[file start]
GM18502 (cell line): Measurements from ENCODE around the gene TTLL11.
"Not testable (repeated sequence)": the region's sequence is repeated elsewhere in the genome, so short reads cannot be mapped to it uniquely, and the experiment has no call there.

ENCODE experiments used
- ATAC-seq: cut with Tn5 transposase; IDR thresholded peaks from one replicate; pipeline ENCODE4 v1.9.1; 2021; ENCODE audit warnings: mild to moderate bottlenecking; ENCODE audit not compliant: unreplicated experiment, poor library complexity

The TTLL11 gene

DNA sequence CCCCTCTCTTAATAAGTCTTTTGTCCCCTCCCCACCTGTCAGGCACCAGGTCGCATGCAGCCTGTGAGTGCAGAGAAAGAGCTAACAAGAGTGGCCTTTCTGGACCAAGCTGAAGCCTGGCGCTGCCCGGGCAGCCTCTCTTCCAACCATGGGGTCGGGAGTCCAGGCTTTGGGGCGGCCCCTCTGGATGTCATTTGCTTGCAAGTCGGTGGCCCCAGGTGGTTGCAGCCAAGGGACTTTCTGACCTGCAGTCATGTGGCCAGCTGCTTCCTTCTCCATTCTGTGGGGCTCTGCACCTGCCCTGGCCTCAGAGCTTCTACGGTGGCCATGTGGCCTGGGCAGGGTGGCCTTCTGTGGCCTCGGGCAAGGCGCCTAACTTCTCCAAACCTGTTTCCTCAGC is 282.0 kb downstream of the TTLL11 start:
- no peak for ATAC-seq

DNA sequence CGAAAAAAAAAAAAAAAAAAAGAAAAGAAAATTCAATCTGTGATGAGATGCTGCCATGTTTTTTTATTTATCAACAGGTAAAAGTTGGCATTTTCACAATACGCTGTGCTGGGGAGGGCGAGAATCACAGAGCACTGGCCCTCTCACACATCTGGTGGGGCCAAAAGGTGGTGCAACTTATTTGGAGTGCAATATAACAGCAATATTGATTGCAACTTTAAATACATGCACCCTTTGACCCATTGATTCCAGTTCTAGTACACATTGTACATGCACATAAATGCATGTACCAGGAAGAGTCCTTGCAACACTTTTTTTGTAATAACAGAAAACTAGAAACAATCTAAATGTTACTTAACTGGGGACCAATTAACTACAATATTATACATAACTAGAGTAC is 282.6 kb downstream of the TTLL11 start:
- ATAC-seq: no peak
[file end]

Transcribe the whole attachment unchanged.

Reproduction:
GM18502 (cell line): Measurements from ENCODE around the gene TTLL11.
"Not testable (repeated sequence)": the region's sequence is repeated elsewhere in the genome, so short reads cannot be mapped to it uniquely, and the experiment has no call there.

ENCODE experiments used
- ATAC-seq: cut with Tn5 transposase; IDR thresholded peaks from one replicate; pipeline ENCODE4 v1.9.1; 2021; ENCODE audit warnings: mild to moderate bottlenecking; ENCODE audit not compliant: unreplicated experiment, poor library complexity

The TTLL11 gene

DNA sequence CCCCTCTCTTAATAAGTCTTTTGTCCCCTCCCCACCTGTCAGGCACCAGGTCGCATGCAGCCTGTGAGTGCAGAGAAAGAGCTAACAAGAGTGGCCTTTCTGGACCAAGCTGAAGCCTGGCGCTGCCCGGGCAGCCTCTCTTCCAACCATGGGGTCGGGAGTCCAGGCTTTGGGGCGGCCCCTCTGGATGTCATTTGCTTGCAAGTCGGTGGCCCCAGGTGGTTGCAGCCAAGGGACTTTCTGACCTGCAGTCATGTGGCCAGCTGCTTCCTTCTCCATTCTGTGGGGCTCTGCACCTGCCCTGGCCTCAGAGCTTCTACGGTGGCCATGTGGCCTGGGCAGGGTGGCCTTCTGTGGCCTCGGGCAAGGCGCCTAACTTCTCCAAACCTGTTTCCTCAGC is 282.0 kb downstream of the TTLL11 start:
- no peak for ATAC-seq

DNA sequence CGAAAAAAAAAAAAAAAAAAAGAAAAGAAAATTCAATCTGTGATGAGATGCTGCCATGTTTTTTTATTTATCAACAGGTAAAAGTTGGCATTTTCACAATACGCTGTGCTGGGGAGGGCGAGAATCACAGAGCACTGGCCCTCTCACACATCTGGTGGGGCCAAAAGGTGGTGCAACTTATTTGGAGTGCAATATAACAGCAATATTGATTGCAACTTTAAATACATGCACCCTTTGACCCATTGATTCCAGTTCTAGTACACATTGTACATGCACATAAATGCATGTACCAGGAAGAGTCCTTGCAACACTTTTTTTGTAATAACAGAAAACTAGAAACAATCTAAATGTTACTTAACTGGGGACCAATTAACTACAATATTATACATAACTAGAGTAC is 282.6 kb downstream of the TTLL11 start:
- ATAC-seq: no peak